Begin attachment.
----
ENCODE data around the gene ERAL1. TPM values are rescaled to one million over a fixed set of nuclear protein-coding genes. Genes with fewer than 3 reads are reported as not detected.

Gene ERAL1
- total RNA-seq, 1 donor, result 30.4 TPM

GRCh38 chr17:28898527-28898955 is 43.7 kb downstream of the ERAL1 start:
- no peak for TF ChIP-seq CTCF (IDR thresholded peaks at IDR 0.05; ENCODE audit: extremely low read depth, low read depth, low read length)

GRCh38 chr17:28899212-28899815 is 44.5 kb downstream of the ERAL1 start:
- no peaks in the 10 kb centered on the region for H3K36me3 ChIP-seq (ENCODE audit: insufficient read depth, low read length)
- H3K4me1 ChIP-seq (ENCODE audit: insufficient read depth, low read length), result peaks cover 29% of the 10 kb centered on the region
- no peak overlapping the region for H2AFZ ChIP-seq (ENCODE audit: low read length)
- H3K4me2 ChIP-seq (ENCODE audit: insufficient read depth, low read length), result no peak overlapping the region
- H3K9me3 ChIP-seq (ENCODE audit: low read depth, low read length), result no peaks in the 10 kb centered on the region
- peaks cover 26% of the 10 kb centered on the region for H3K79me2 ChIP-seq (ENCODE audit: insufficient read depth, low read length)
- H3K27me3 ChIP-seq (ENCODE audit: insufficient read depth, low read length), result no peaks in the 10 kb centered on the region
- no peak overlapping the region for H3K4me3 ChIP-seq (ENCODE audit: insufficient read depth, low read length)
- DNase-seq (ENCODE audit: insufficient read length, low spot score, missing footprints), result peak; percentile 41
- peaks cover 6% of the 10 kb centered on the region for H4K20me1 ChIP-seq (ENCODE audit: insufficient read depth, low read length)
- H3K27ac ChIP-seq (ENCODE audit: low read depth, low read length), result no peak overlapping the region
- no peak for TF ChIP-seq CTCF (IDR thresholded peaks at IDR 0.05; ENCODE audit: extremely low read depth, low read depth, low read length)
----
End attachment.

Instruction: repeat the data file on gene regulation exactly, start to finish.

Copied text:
ENCODE data around the gene ERAL1. TPM values are rescaled to one million over a fixed set of nuclear protein-coding genes. Genes with fewer than 3 reads are reported as not detected.

Gene ERAL1
- total RNA-seq, 1 donor, result 30.4 TPM

GRCh38 chr17:28898527-28898955 is 43.7 kb downstream of the ERAL1 start:
- no peak for TF ChIP-seq CTCF (IDR thresholded peaks at IDR 0.05; ENCODE audit: extremely low read depth, low read depth, low read length)

GRCh38 chr17:28899212-28899815 is 44.5 kb downstream of the ERAL1 start:
- no peaks in the 10 kb centered on the region for H3K36me3 ChIP-seq (ENCODE audit: insufficient read depth, low read length)
- H3K4me1 ChIP-seq (ENCODE audit: insufficient read depth, low read length), result peaks cover 29% of the 10 kb centered on the region
- no peak overlapping the region for H2AFZ ChIP-seq (ENCODE audit: low read length)
- H3K4me2 ChIP-seq (ENCODE audit: insufficient read depth, low read length), result no peak overlapping the region
- H3K9me3 ChIP-seq (ENCODE audit: low read depth, low read length), result no peaks in the 10 kb centered on the region
- peaks cover 26% of the 10 kb centered on the region for H3K79me2 ChIP-seq (ENCODE audit: insufficient read depth, low read length)
- H3K27me3 ChIP-seq (ENCODE audit: insufficient read depth, low read length), result no peaks in the 10 kb centered on the region
- no peak overlapping the region for H3K4me3 ChIP-seq (ENCODE audit: insufficient read depth, low read length)
- DNase-seq (ENCODE audit: insufficient read length, low spot score, missing footprints), result peak; percentile 41
- peaks cover 6% of the 10 kb centered on the region for H4K20me1 ChIP-seq (ENCODE audit: insufficient read depth, low read length)
- H3K27ac ChIP-seq (ENCODE audit: low read depth, low read length), result no peak overlapping the region
- no peak for TF ChIP-seq CTCF (IDR thresholded peaks at IDR 0.05; ENCODE audit: extremely low read depth, low read depth, low read length)